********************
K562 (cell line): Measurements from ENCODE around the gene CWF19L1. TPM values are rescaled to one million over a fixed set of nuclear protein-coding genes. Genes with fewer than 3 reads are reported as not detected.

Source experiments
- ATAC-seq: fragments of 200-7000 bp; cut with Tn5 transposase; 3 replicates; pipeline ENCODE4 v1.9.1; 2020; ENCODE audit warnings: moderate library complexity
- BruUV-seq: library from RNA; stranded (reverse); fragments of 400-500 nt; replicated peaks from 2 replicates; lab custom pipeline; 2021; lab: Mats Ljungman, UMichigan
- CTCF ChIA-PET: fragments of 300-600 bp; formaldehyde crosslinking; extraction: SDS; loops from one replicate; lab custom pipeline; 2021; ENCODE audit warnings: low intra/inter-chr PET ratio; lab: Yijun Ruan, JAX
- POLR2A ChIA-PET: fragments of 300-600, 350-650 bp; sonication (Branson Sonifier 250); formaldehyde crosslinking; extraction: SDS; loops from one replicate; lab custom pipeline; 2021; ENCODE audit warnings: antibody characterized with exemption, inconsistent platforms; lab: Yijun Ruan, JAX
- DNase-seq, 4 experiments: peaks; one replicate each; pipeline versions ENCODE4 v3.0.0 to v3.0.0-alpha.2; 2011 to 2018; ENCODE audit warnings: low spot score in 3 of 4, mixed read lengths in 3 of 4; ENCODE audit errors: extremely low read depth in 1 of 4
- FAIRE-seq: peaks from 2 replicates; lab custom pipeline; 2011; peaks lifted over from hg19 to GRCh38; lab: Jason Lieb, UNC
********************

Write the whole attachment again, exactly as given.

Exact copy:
K562 (cell line): Measurements from ENCODE around the gene CWF19L1. TPM values are rescaled to one million over a fixed set of nuclear protein-coding genes. Genes with fewer than 3 reads are reported as not detected.

Source experiments
- ATAC-seq: fragments of 200-7000 bp; cut with Tn5 transposase; 3 replicates; pipeline ENCODE4 v1.9.1; 2020; ENCODE audit warnings: moderate library complexity
- BruUV-seq: library from RNA; stranded (reverse); fragments of 400-500 nt; replicated peaks from 2 replicates; lab custom pipeline; 2021; lab: Mats Ljungman, UMichigan
- CTCF ChIA-PET: fragments of 300-600 bp; formaldehyde crosslinking; extraction: SDS; loops from one replicate; lab custom pipeline; 2021; ENCODE audit warnings: low intra/inter-chr PET ratio; lab: Yijun Ruan, JAX
- POLR2A ChIA-PET: fragments of 300-600, 350-650 bp; sonication (Branson Sonifier 250); formaldehyde crosslinking; extraction: SDS; loops from one replicate; lab custom pipeline; 2021; ENCODE audit warnings: antibody characterized with exemption, inconsistent platforms; lab: Yijun Ruan, JAX
- DNase-seq, 4 experiments: peaks; one replicate each; pipeline versions ENCODE4 v3.0.0 to v3.0.0-alpha.2; 2011 to 2018; ENCODE audit warnings: low spot score in 3 of 4, mixed read lengths in 3 of 4; ENCODE audit errors: extremely low read depth in 1 of 4
- FAIRE-seq: peaks from 2 replicates; lab custom pipeline; 2011; peaks lifted over from hg19 to GRCh38; lab: Jason Lieb, UNC